Whether they know it or not, people make their dietary choices in large part because of the specific psychological effects of the various kinds of food and drink available to them. This includes not only substances like coffee and wine, which most people seem to understand have mental effects which translate to altered states of consciousness, different tendencies in thought and behavior, etc., but also includes foods like grains and fruit, which the average person wouldn’t imagine are psychoactive. If one quits rice, bread, pasta, apples, oranges, and all other foods that people are drawn to because of the high concentrations of starch and sugar, and instead eat only fatty meat and non-starchy vegetables (as Jordan Peterson does nowadays), then one’s psychological parameters will change. It’s not just a physical affair; certainly going off of grains won’t cause as pronounced of a sobriety as going off of a substance that’s popularly called a “drug”, but it’s categorically identical—though that’s not to say that drugs are “bad”, grains are “bad”, or anything like that, but rather that they all have effects on psychological parameters, for better or worse given one’s goals.
I came down with a case of testicular cancer when I was 21 years old. When I noticed an unusual mass on my right testicle, I scheduled an appointment with a doctor. I had some tests down, and was quickly sent to a surgeon who recommended surgery to cut out the infected testicle. He said he expected that I would also have to undergo chemotherapy, but fortunately after the surgery it was found that the cancer hadn’t spread elsewhere. I was cancer-free at least for the moment; I was told that statistically I had a 1/5 chance over the course of the subsequent 5 years for the cancer to show up somewhere else in my body (meaning I would have to get chemotherapy), along with a 1/20 chance of a new case of testicular cancer appearing in my left testicle (meaning I would become infertile, have to go on hormone-replacement therapy for the rest of my life, and so on). I had been given a taste of catastrophe, and it became nothing short of one of the biggest wake-up calls of my life.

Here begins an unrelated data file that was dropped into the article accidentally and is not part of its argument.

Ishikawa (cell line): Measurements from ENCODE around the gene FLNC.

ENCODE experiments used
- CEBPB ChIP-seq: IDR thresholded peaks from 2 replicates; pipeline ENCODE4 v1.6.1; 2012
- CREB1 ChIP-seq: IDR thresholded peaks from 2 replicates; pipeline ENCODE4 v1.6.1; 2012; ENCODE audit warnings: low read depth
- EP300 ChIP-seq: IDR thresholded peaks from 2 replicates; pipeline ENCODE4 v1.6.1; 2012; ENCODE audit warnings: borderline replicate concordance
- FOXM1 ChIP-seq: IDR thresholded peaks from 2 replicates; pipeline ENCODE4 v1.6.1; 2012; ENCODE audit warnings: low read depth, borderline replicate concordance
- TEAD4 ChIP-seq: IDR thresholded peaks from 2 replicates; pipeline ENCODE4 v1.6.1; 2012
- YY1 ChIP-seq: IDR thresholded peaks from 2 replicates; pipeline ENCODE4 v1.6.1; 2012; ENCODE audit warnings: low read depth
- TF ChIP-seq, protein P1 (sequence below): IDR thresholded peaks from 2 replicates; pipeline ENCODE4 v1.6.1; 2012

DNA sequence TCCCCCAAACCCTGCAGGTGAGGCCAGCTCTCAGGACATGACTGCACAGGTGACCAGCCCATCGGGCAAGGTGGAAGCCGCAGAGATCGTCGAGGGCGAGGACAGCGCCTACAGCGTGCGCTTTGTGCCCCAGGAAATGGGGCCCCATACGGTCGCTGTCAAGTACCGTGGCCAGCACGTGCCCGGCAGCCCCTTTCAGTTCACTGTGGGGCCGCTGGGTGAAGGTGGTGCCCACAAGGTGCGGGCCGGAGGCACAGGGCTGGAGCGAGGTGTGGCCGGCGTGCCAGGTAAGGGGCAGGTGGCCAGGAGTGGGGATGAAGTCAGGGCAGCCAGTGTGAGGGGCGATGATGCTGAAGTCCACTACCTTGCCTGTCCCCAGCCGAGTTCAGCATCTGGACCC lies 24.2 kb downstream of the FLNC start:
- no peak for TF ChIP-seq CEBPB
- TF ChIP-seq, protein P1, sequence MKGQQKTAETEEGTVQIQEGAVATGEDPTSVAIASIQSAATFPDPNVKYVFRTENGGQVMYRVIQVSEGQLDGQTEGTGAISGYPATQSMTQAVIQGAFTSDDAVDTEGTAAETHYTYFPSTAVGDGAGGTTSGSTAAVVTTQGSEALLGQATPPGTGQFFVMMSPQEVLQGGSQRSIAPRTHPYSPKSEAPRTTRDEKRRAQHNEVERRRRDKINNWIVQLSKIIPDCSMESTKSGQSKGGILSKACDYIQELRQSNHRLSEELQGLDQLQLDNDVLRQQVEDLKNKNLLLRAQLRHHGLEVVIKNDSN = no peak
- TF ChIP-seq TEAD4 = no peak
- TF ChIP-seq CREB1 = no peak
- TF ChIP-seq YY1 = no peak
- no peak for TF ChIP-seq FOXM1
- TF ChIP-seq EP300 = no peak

Common knowledge is common not only because it’s within the intellectual grasp of the average person, but also because (metaphorically speaking) the forces of cultural evolution consider it to be useful to be widely known. There are plenty of complex phenomena which are broadly understood, and no shortage of simple facts which escape almost all people. It’s tempting to think that if the average person would benefit in their own life from knowing a certain fact, and that fact requires little intelligence to grasp, then the average person would know that fact. But this absolutely isn’t the case. The memetic system works for the society, not the individual. Widely held beliefs are widely held because they’ve been found (rightly or wrongly) to be beneficial for social cohesion, harmony of interests, and other factors which determine the success not of any given individual, but of the group as a whole. If keeping a fact from the individual harms them but makes it more likely that the group will remain stable, defend against invasion, and spread its norms to the far reaches of the globe, then that fact shall remain a secret, no matter how simple it is once grasped. And if propagating a falsehood again harms the individual but benefits the group, that falsehood may be propagated. The yardstick of ‘truth’ in a society is intimately entangled with group-level interests. What’s beneficial for the individual is often drowned out. The hivemind only tells you what it wants you to hear; anything else you must figure out yourself, only to be forgotten upon your death, as your hard-won understandings will remain underground as long as they threaten the supremacy of the collective consciousness.